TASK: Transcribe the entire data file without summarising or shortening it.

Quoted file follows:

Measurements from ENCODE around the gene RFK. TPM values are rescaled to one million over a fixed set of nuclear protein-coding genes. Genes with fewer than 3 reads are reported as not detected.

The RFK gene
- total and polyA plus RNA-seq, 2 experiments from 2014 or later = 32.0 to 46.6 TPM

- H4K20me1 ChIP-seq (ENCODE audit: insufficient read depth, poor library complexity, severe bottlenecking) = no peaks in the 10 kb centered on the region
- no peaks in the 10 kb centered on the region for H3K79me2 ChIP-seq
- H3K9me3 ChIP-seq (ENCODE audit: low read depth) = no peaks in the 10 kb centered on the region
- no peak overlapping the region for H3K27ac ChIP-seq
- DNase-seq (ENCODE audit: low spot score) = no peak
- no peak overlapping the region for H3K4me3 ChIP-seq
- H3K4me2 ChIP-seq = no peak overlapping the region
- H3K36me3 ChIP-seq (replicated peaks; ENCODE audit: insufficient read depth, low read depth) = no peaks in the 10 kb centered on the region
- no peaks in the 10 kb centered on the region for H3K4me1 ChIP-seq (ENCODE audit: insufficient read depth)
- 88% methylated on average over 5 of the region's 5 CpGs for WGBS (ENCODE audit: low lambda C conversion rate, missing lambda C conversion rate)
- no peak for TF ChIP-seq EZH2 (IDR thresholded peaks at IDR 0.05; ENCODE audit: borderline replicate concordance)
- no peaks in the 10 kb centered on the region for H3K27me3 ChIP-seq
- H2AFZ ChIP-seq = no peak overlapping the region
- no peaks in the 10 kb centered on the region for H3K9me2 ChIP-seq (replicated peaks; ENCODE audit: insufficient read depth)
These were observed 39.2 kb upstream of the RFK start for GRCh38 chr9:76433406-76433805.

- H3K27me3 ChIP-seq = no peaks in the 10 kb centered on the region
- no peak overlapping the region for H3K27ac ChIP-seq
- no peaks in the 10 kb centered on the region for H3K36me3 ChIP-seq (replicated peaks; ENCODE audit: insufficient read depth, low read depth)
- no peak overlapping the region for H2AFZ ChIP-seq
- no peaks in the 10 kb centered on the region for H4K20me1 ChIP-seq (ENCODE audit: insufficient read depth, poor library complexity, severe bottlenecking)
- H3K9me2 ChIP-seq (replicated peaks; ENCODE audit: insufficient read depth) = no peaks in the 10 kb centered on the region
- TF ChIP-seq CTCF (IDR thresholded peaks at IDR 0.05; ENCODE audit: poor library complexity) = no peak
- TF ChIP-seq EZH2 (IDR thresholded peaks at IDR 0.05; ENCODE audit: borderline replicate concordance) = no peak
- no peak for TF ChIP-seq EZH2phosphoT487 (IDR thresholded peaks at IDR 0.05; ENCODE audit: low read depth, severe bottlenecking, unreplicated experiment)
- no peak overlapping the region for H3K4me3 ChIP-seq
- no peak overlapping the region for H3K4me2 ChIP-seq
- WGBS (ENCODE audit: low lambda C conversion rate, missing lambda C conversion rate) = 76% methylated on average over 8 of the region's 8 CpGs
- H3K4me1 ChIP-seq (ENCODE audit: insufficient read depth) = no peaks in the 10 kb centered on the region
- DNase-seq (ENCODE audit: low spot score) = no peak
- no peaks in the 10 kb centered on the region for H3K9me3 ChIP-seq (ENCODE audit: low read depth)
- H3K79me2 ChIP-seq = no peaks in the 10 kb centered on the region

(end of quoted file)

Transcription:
Measurements from ENCODE around the gene RFK. TPM values are rescaled to one million over a fixed set of nuclear protein-coding genes. Genes with fewer than 3 reads are reported as not detected.

The RFK gene
- total and polyA plus RNA-seq, 2 experiments from 2014 or later = 32.0 to 46.6 TPM

- H4K20me1 ChIP-seq (ENCODE audit: insufficient read depth, poor library complexity, severe bottlenecking) = no peaks in the 10 kb centered on the region
- no peaks in the 10 kb centered on the region for H3K79me2 ChIP-seq
- H3K9me3 ChIP-seq (ENCODE audit: low read depth) = no peaks in the 10 kb centered on the region
- no peak overlapping the region for H3K27ac ChIP-seq
- DNase-seq (ENCODE audit: low spot score) = no peak
- no peak overlapping the region for H3K4me3 ChIP-seq
- H3K4me2 ChIP-seq = no peak overlapping the region
- H3K36me3 ChIP-seq (replicated peaks; ENCODE audit: insufficient read depth, low read depth) = no peaks in the 10 kb centered on the region
- no peaks in the 10 kb centered on the region for H3K4me1 ChIP-seq (ENCODE audit: insufficient read depth)
- 88% methylated on average over 5 of the region's 5 CpGs for WGBS (ENCODE audit: low lambda C conversion rate, missing lambda C conversion rate)
- no peak for TF ChIP-seq EZH2 (IDR thresholded peaks at IDR 0.05; ENCODE audit: borderline replicate concordance)
- no peaks in the 10 kb centered on the region for H3K27me3 ChIP-seq
- H2AFZ ChIP-seq = no peak overlapping the region
- no peaks in the 10 kb centered on the region for H3K9me2 ChIP-seq (replicated peaks; ENCODE audit: insufficient read depth)
These were observed 39.2 kb upstream of the RFK start for GRCh38 chr9:76433406-76433805.

- H3K27me3 ChIP-seq = no peaks in the 10 kb centered on the region
- no peak overlapping the region for H3K27ac ChIP-seq
- no peaks in the 10 kb centered on the region for H3K36me3 ChIP-seq (replicated peaks; ENCODE audit: insufficient read depth, low read depth)
- no peak overlapping the region for H2AFZ ChIP-seq
- no peaks in the 10 kb centered on the region for H4K20me1 ChIP-seq (ENCODE audit: insufficient read depth, poor library complexity, severe bottlenecking)
- H3K9me2 ChIP-seq (replicated peaks; ENCODE audit: insufficient read depth) = no peaks in the 10 kb centered on the region
- TF ChIP-seq CTCF (IDR thresholded peaks at IDR 0.05; ENCODE audit: poor library complexity) = no peak
- TF ChIP-seq EZH2 (IDR thresholded peaks at IDR 0.05; ENCODE audit: borderline replicate concordance) = no peak
- no peak for TF ChIP-seq EZH2phosphoT487 (IDR thresholded peaks at IDR 0.05; ENCODE audit: low read depth, severe bottlenecking, unreplicated experiment)
- no peak overlapping the region for H3K4me3 ChIP-seq
- no peak overlapping the region for H3K4me2 ChIP-seq
- WGBS (ENCODE audit: low lambda C conversion rate, missing lambda C conversion rate) = 76% methylated on average over 8 of the region's 8 CpGs
- H3K4me1 ChIP-seq (ENCODE audit: insufficient read depth) = no peaks in the 10 kb centered on the region
- DNase-seq (ENCODE audit: low spot score) = no peak
- no peaks in the 10 kb centered on the region for H3K9me3 ChIP-seq (ENCODE audit: low read depth)
- H3K79me2 ChIP-seq = no peaks in the 10 kb centered on the region